BASE JUMPING Mr. Bay experimented with several kinds of stunts for this film. The parachutists in this shot play Special Forces paratroopers sent to counterattack Decepticons. In this frame, they are BASE jumping — leaping from buildings (though the activity can also include, as the acronym has it, leaps from antennae, spans and earth features like cliffs). “It’s a very dangerous technique,” Mr. Bay said, because of the brief time between the jump and the pulling of the rip cords. For this shot, Mr. Bay said, the parachutists jumped from Trump Tower across the Chicago River. For aerial shots, another jumper followed them with a small 3-D camera on his head. Three of the four paratroopers in the frame are real; the one in the center is computer generated, since he has to land on Shockwave’s shoulder.
35 EAST WACKER DRIVE This turreted 40-story landmark skyscraper, once known as the Jewelers’ Building, plays a significant role in the last part of “Dark of the Moon.” For the first years of its existence it was occupied by jewelry merchants, who, for security purposes, drove their cars into a special elevator at street level and were taken directly to their floors. This isn’t 35 East Wacker’s screen debut, though: it was also featured in “Batman Begins” in 2005.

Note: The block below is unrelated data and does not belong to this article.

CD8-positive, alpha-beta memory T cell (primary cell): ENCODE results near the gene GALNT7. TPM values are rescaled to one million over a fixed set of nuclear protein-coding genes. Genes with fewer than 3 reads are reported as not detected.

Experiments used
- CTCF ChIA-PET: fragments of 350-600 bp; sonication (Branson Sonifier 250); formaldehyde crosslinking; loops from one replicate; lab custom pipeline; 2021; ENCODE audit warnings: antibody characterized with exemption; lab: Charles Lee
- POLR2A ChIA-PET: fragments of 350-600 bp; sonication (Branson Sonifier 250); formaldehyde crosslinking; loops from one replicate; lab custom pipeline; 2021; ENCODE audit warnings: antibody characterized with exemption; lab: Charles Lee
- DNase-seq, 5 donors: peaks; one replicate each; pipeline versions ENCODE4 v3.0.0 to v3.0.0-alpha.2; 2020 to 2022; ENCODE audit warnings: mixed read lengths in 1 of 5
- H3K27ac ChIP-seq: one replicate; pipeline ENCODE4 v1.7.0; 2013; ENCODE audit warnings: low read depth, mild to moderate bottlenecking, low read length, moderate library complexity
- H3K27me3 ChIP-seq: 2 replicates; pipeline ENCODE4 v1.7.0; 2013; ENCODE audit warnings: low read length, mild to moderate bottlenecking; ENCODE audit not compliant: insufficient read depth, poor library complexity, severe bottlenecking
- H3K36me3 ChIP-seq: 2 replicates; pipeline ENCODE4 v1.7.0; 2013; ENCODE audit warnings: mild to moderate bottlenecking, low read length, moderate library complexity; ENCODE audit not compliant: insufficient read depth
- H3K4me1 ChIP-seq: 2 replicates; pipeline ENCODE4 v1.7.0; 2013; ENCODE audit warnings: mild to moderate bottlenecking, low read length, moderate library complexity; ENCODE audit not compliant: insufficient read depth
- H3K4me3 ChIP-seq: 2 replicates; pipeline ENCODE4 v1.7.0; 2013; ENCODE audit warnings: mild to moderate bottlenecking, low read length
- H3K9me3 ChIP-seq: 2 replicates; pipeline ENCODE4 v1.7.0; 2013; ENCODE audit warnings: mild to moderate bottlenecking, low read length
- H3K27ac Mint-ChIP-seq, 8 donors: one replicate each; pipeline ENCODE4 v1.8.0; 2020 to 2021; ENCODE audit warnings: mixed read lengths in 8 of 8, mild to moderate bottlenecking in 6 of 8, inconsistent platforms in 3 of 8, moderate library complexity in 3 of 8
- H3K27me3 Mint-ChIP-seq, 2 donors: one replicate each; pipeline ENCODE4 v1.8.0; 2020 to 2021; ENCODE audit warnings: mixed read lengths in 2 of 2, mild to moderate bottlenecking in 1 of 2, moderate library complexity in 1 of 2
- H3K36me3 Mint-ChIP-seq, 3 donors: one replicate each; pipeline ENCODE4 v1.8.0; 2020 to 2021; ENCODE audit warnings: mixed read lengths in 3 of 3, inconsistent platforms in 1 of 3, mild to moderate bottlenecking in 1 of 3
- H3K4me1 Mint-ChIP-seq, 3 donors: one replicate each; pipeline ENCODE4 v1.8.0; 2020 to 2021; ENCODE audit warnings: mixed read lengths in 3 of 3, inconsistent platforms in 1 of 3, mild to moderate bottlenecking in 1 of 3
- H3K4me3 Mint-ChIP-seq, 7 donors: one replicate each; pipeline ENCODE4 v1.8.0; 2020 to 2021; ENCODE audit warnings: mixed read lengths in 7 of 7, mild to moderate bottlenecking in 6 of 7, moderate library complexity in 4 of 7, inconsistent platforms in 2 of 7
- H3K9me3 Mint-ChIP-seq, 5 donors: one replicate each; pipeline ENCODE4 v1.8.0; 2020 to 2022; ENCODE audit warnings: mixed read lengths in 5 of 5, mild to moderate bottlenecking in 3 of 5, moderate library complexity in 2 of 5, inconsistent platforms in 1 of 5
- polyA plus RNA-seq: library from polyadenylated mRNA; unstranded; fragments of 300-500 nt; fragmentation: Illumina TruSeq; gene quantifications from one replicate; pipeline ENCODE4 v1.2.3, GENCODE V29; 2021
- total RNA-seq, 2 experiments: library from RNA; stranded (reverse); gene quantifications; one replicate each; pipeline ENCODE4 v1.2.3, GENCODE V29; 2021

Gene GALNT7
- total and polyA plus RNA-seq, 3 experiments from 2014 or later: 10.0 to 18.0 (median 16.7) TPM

AN ARM FOR DESTRUCTION The dominant creature here is Shockwave, a giant Decepticon making his first appearance in the film series and wreaking havoc on the cityscape. One of his primary tools is an arm-mounted energy cannon, which is fed by reactor cores on his back. Shockwave, designed and animated by Industrial Light and Magic, rises about 40 virtual feet and has more than 2,000 moving digital pieces. “He doesn’t stand around and talk,” Mr. Farrar said. “He just fights.” Shockwave took the animators about 30 weeks to build before he was ready to be added to a shot.